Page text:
The virtual electrode unit can include a plurality of partitions that have lateral sections attached to corresponding annular walls of the electrode compartment and lips that project from the lateral sections. In one embodiment, the first partition has an annular first lip that defines a central opening, and the second partition has an annular second lip surrounding the first lip that defines an annular opening.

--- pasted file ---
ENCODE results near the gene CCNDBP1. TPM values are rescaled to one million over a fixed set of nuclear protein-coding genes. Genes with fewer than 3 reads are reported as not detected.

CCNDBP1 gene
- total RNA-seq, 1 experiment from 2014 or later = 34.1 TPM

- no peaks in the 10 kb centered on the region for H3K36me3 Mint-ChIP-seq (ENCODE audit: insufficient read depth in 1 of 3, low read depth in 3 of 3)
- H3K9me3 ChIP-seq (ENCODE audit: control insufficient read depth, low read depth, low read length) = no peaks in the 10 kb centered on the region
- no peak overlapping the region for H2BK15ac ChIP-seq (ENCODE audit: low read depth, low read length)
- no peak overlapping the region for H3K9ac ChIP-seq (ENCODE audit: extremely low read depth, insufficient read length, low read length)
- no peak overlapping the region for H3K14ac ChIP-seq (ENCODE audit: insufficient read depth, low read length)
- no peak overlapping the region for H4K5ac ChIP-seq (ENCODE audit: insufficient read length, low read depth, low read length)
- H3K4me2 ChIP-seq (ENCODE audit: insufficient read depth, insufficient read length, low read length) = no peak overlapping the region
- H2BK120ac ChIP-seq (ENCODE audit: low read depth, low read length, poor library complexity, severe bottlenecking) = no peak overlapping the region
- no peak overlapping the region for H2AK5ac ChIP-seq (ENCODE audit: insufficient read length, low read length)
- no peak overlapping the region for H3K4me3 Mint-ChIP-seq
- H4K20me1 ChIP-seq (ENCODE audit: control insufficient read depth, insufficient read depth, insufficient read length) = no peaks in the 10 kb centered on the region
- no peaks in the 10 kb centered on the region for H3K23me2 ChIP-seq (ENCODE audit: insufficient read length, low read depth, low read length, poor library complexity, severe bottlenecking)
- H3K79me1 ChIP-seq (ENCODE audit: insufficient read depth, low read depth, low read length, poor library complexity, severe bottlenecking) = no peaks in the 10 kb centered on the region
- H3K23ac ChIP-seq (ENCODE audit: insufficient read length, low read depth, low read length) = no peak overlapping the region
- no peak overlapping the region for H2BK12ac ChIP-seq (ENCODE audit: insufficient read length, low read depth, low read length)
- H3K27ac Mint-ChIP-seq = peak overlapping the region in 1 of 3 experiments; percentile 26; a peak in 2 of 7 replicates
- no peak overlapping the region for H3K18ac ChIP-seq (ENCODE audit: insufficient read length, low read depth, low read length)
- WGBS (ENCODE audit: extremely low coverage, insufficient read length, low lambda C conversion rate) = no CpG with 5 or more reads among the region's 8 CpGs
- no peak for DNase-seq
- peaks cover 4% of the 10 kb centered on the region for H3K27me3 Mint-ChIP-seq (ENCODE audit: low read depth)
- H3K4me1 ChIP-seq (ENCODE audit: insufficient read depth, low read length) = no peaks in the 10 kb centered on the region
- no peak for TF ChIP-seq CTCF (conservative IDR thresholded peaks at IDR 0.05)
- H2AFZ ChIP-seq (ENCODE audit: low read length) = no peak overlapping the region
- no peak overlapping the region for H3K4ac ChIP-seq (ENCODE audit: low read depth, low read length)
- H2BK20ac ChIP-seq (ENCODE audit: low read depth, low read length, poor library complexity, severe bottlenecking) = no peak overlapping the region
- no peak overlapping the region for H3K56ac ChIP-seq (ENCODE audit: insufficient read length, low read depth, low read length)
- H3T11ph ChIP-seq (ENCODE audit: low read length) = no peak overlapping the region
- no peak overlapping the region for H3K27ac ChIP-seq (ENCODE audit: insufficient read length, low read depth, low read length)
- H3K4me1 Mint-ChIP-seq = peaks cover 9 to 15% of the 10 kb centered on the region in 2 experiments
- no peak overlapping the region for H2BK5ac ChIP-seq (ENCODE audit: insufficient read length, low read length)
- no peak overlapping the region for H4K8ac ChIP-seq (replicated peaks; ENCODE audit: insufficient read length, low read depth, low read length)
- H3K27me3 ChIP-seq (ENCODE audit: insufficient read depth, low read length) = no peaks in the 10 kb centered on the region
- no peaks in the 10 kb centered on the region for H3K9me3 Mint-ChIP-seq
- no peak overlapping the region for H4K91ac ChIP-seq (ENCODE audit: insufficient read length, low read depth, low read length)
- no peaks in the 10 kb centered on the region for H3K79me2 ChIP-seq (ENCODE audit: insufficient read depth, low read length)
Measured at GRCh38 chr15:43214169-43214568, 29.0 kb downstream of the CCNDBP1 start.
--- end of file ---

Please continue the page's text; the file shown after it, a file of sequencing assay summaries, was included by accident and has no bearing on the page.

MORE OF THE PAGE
In additional embodiments, the reaction vessel can further include a distributor coupled to the outer container and a primary flow guide in the outer container. The distributor can include the first outlet and the second outlet such that the first outlet introduces the primary fluid flow into the primary flow guide and the second outlet introduces the secondary fluid flow into the field shaping unit separately from the primary flow. The primary flow guide can condition the primary flow for providing a desired fluid flow to a workpiece processing site. In one particular embodiment, the primary flow guide directs the primary flow through the central opening of the first annular lip of the first partition. The secondary flow is distributed to the electrode compartments of the field shaping unit to establish an electrical field in the reaction vessel.